December 08, 2000, 1:40 PM — Although it's not too hard to find IT job openings in the current market, a
recruiter can help you hone in on -- and then secure -- the right job for your skill
set and career goals.
Neal Rosenblum, president of ASD & Associates, and John Doffing, founder of
StartUpAgent.com, shed some light on why working with a recruiter is key to finding the
right job, not just any job.
1. Connections, connections
"Recruiters typically have a good idea of what is going on in the [Silicon] Valley.
They know key businesspeople and other recruiters," Rosenblum says. Why is this
important? Networking is key to quickly placing a candidate in the right job at the
right company, he says. Recruiters can indicate to hiring managers the need to
interview candidates quickly before they accept another offer. In essence, a good
recruiter can really speed up the process through whom they know as well as what they
know about the company.
2. Inside information
Doffing is a recruiter who has been on both sides of the interview table: He has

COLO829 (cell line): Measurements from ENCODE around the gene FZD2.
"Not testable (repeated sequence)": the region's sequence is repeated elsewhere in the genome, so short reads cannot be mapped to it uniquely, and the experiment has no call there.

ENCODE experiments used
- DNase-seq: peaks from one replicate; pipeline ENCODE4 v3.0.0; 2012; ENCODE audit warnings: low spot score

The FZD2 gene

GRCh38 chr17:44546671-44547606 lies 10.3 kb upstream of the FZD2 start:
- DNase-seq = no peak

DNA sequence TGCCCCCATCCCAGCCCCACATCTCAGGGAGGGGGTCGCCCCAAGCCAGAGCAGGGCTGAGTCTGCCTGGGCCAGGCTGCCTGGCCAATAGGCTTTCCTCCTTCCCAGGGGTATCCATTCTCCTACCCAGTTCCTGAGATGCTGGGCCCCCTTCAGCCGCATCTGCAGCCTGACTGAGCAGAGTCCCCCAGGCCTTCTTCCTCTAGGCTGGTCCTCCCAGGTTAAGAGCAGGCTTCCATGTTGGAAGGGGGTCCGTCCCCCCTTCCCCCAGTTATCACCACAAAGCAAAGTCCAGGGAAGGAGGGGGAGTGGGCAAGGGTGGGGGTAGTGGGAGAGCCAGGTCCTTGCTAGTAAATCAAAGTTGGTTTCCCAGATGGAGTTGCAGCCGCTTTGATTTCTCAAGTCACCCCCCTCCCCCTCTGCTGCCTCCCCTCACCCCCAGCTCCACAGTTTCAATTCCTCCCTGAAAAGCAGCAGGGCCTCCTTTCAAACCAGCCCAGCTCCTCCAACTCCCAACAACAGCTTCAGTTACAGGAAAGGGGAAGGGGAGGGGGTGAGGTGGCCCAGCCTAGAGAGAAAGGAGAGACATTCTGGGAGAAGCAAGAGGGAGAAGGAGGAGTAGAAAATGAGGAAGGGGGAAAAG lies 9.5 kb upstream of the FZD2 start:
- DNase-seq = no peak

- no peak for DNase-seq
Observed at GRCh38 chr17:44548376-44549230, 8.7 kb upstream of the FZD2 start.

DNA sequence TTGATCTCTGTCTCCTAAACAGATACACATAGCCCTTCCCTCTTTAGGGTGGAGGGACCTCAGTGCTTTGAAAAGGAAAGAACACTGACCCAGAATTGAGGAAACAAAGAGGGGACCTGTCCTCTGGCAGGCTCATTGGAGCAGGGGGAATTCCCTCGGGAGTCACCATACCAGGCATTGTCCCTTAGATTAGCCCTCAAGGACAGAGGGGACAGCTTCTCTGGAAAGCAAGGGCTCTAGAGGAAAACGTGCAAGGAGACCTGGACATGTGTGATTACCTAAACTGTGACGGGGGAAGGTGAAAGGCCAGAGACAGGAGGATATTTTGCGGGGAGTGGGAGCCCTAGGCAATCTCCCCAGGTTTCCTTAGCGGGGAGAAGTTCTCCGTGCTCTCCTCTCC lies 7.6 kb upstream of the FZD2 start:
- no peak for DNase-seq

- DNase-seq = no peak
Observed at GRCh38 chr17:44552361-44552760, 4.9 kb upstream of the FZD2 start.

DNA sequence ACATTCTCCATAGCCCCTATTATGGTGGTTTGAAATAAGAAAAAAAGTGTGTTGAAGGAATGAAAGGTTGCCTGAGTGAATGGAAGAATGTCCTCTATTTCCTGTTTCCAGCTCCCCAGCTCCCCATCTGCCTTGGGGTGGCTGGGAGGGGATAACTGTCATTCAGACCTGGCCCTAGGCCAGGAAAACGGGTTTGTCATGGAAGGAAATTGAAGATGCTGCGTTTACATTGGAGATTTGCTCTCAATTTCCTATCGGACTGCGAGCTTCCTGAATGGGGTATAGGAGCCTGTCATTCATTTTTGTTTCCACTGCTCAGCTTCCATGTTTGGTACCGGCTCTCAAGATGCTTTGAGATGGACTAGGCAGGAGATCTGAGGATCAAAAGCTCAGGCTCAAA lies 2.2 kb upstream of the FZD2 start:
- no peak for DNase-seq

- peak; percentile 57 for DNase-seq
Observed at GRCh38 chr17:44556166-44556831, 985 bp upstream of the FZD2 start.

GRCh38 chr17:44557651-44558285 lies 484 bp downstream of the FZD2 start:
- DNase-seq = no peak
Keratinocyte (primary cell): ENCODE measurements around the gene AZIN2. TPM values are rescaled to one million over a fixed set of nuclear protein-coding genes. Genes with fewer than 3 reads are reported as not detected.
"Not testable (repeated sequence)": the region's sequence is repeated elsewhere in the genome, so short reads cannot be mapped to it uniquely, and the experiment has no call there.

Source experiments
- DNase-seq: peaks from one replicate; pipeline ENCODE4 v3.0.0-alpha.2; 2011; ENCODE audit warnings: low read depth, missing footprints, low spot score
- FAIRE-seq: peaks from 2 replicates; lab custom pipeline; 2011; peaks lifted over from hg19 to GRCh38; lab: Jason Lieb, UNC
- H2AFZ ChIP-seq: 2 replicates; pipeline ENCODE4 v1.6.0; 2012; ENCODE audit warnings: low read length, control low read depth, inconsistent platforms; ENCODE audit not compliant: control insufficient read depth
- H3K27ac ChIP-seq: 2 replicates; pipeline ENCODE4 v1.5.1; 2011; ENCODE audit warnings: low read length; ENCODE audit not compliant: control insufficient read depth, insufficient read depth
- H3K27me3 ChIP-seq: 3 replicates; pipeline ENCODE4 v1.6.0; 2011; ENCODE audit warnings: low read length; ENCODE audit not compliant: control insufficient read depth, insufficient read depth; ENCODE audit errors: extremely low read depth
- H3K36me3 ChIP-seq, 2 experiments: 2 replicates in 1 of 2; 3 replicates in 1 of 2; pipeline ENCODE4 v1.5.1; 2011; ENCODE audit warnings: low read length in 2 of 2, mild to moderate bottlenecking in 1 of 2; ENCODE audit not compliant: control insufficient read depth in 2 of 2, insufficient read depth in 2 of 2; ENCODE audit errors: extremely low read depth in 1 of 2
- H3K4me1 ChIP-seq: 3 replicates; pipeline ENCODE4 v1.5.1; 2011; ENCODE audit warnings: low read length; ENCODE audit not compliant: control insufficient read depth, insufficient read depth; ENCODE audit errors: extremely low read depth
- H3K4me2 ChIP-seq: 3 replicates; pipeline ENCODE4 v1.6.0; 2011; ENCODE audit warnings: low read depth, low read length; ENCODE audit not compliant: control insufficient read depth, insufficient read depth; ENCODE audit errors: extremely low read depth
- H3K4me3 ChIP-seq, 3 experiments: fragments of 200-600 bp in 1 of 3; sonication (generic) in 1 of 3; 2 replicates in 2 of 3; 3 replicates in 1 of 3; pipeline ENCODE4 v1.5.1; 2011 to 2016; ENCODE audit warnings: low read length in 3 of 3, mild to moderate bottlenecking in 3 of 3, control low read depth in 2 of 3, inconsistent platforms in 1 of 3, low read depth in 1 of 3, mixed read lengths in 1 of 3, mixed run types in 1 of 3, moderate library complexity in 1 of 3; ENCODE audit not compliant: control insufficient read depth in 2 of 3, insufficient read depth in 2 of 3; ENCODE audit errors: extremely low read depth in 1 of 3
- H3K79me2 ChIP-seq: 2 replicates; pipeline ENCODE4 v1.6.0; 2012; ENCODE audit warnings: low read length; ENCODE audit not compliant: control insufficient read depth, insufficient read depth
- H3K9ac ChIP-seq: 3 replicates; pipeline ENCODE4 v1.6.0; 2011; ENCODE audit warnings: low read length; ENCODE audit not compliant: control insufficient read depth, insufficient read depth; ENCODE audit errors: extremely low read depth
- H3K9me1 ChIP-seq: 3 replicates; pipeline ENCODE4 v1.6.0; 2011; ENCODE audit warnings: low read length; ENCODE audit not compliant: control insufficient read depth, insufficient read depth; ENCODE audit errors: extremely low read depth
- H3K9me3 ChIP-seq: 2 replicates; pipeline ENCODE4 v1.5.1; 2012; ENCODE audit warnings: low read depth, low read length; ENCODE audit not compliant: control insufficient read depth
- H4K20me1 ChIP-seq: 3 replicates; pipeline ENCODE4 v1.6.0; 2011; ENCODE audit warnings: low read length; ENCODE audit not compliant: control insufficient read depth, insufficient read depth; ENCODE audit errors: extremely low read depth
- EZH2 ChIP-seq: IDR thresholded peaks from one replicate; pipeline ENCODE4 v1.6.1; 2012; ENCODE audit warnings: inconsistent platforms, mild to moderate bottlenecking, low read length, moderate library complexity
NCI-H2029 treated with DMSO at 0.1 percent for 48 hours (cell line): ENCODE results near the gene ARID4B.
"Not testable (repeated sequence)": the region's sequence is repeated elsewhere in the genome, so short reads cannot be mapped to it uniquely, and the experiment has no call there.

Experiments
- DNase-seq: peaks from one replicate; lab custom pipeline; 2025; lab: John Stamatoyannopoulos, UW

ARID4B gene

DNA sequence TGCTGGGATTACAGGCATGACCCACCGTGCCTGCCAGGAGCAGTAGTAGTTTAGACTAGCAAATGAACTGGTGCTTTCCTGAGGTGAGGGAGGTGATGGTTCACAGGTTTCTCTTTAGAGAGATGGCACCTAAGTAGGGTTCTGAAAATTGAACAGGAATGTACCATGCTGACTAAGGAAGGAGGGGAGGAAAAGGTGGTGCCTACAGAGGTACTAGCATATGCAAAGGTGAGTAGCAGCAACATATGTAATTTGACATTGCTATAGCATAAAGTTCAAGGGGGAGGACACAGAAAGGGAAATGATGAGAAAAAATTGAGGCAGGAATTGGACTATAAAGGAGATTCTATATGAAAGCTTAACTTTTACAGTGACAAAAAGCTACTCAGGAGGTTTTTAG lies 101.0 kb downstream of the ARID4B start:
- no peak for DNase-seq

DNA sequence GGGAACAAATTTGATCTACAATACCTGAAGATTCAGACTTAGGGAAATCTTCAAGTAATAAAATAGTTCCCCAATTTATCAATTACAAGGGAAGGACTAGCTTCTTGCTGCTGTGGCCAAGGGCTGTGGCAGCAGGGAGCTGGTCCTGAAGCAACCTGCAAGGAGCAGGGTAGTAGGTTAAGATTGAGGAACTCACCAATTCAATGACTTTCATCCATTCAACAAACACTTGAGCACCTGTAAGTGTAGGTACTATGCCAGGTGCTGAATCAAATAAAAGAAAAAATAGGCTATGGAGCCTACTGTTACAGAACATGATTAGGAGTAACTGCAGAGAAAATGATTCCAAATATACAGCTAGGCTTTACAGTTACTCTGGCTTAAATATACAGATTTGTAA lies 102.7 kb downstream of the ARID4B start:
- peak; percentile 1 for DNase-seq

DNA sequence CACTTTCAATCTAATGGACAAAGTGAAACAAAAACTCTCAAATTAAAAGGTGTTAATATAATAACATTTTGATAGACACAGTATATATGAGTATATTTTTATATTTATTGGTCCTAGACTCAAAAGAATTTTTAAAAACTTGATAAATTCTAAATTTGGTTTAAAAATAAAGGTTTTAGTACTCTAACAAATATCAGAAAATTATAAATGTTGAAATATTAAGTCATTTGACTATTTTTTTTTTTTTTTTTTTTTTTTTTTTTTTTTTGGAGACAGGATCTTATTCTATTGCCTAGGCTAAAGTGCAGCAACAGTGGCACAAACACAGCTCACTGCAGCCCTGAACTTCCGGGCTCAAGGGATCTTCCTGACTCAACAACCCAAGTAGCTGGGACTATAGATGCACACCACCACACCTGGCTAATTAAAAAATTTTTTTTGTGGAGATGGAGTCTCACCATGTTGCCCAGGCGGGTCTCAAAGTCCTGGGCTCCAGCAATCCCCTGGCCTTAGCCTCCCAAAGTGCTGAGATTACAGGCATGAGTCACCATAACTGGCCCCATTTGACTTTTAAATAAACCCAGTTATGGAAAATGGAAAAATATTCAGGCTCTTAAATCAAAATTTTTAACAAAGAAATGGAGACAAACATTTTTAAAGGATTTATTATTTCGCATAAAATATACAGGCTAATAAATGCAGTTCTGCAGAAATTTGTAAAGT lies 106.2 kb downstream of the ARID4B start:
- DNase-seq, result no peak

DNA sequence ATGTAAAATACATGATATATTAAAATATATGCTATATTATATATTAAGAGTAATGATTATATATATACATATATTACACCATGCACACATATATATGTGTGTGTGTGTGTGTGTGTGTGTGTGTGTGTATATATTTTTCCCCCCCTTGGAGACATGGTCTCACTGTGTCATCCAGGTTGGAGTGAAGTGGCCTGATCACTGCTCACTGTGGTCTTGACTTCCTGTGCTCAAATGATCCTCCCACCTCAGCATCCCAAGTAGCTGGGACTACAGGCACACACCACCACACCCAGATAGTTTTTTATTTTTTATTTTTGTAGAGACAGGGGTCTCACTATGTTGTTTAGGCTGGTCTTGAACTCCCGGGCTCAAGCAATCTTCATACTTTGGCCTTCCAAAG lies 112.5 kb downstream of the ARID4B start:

hired dozens of people and has worked with recruiters when he was looking for a new
job. Doffing's company, StartUpAgent, takes a "talent agent" approach to helping
companies match job-seekers with the right positions. "My approach is people-driven,
not database-driven," Doffing says, "and getting a job with a start-up is about more
than just having the right buzzwords on your résumé." By concentrating on
start-ups and developing relationships with a core group of companies, Doffing says he
can determine fairly quickly whether a candidate will be a good fit. This insight can
be useful for job-seekers who are weighing several options at once, or just trying to
decide whether a company's culture or management style matches their needs.
3. Negotiating your salary
Once you've pinpointed the best position, a recruiter can also help close the deal.
According to Rosenblum, no matter how hot or cold the job market is, recruiters can
make a difference when negotiating your salary because they typically know the
company's range and the candidate's range, and can better find the happy medium. "If
the candidate is not involved, then the discussions become more arm's-length and
objective," Rosenblum says, adding that "turning down a job offer is not a reflection
on the candidate if the recruiter is handling the negotiations."
4. Do your homework
The key to making the recruiting relationship pay off is to find the right
recruiter. Ask what companies they work with regularly, and for what positions. Finding
a good fit will make the experience worthwhile.